Celebrating the diversity of Native American Cultures

National Native American Heritage Month, established in 1990, is an opportunity to learn more about the history and culture of the 574 federally recognized indigenous communities in the United States and the Biden Administration’s commitment to Tribal Nations and Native Communities.

This year’s theme, “Tribal Nations Soaring to New Heights,” pays homage to the Indigenous People serving in the Federal Government in political assignments and senior leadership, including Secretary of the Interior Deb Haaland, the first Native American to serve as a cabinet secretary.

November is the time to rejoice in these diverse and rich cultures, histories, traditions, and customs and to appreciate the great contributions of the Native Americans. This month allows us to increase awareness about tribes and to educate people about the various challenges faced by Native Americans in the past and present. Throughout this month, we celebrate the diversity of American Indian and Alaska Native cultures while, at the same time, remembering and honoring our veterans who have sacrificed so much to defend our great nation.

Affirmative Action is a policy that aims to provide equal employment opportunities to historically marginalized groups, including Native Americans. These policies have been used as a means to end systemic discrimination and the perpetuation of undesirable living standards of Native Americans. Additionally, in today’s workforce environment, diversity and inclusion initiatives are a top priority throughout American companies and organizations. Despite this move forward, it is seemingly apparent that there is a limited number of Native Americans represented among these initiatives. In fact, the omission of Native Americans is so vast that most organization’s metrics show that Native Americans represent less than a full percentile of their workforce. In some cases, they may not be represented at all. This is an interesting, if not disturbing fact considering that from 2010 to 2020, the Native American share of the nation’s population increased from 1.6% to 2.9%.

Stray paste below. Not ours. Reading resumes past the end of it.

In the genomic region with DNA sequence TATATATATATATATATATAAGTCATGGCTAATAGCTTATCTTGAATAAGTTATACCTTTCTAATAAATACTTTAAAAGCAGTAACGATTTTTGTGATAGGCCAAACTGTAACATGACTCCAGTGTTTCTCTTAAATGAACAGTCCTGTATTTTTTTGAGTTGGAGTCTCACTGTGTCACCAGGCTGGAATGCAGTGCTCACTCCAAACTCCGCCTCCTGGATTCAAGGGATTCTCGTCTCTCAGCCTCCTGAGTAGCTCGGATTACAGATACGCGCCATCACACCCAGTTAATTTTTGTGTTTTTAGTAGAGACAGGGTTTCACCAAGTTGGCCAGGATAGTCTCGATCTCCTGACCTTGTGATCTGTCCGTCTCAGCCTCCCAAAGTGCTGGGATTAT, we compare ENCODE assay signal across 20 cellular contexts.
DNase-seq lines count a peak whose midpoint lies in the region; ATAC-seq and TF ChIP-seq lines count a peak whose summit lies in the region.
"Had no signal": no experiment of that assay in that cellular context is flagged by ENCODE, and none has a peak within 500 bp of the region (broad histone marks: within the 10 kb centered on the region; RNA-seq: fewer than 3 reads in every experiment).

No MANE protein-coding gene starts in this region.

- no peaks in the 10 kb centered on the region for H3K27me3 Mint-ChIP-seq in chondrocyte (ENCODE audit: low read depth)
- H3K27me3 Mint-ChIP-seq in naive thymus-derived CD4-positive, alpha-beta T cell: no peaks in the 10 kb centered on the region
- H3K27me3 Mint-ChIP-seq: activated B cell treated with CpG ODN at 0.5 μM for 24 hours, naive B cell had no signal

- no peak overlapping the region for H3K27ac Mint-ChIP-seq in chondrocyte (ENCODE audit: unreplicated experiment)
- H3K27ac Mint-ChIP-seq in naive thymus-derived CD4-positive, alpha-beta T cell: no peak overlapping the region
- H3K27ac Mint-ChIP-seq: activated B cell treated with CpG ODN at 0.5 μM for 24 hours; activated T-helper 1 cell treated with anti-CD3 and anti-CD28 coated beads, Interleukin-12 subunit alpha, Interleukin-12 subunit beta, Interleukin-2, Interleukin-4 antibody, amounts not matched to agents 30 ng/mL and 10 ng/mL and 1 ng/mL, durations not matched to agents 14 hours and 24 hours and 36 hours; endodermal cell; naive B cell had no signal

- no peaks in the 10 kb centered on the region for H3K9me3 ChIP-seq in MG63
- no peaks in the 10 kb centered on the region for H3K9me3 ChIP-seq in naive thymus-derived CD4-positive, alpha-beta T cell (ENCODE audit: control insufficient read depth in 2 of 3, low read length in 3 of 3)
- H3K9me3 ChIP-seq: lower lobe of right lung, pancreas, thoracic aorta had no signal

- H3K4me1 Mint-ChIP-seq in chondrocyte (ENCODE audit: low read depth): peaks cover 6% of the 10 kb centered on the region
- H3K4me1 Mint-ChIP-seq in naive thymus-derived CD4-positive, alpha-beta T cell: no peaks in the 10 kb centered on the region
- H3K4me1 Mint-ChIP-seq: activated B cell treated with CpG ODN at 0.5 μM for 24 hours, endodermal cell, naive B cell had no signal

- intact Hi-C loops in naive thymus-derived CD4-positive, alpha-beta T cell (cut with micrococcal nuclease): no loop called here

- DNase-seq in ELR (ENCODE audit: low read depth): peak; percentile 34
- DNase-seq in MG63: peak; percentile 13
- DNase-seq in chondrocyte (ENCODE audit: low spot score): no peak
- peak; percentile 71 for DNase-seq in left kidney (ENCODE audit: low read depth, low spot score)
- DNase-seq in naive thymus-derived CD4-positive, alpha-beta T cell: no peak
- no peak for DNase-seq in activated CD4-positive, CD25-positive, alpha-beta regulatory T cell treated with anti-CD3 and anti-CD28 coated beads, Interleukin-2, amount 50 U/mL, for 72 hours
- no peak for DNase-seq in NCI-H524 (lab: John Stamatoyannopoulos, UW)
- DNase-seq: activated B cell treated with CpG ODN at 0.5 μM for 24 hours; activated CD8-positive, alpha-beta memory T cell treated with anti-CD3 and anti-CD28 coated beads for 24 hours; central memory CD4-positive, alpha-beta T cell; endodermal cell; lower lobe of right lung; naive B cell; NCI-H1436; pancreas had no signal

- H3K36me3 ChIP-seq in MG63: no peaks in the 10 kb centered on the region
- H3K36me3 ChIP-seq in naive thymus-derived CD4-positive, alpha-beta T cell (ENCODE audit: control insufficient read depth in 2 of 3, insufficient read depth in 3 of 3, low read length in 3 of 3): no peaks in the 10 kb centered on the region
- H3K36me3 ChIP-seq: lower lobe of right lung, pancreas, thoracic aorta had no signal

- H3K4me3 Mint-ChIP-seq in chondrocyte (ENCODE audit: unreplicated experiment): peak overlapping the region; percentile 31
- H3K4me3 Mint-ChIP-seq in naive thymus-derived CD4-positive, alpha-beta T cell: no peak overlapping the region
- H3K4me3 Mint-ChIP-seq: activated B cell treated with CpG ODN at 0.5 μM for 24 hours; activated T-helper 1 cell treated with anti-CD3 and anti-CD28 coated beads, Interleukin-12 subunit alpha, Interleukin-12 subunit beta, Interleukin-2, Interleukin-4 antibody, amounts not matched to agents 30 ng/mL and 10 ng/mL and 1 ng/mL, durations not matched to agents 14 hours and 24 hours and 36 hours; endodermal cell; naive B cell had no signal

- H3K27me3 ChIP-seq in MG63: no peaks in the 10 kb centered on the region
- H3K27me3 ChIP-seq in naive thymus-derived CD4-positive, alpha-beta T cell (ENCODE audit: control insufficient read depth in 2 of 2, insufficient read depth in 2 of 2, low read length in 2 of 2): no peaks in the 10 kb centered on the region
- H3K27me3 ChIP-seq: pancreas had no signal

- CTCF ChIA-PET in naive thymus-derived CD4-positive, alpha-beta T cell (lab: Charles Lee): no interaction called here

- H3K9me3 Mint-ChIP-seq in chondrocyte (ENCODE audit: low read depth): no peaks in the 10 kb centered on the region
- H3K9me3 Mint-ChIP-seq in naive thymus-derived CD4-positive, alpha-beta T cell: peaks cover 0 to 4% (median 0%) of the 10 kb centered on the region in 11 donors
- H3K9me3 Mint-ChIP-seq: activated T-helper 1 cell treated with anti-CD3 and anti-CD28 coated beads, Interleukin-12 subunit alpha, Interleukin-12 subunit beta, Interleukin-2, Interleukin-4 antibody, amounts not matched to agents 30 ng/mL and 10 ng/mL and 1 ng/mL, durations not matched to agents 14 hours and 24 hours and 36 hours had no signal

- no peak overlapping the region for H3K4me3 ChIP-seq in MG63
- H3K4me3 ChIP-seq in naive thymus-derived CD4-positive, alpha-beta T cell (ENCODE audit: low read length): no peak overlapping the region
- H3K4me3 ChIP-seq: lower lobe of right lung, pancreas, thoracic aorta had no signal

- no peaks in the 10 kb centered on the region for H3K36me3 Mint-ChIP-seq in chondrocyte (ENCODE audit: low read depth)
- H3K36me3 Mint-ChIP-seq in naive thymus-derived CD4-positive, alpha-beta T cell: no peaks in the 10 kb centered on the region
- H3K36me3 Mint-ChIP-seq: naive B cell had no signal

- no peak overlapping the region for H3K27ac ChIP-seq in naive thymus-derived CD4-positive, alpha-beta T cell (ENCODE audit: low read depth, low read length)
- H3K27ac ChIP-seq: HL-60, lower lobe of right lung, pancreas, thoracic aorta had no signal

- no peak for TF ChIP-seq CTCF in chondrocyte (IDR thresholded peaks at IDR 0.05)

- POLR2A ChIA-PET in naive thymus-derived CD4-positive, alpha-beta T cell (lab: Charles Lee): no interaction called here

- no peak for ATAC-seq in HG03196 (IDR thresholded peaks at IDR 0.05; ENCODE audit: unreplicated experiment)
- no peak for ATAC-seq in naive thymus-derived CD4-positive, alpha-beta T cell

So how do Native Americans find greater representation in today’s workforce, and how do we protect the rights of Indigenous people? It starts with acknowledgment.

Long before you lived on it, much of US land was occupied, managed, and maintained by Indigenous people and tribes. The history of the tribal use of our land should be important for all of us to learn and understand. Not only does help honor the people from which it was taken, but it also helps us honor Native Americans in a more appreciative manner.

Ways to consider for celebrating National Native American Heritage Month include:

    • Enjoying Indigenous art.
    • Follow Native Americans on social media.
    • Learn about the challenges Native American communities have faced.
    • Learn about Native American good news. While it’s important to be aware of challenges and injustices, no community should be defined solely by those experiences.


HR Unlimited, Inc. specializes in helping federal contractors and employers effectively meet their AAP and EEO compliance obligations. Please contact us to discuss any of your questions, concerns, or needs in this area.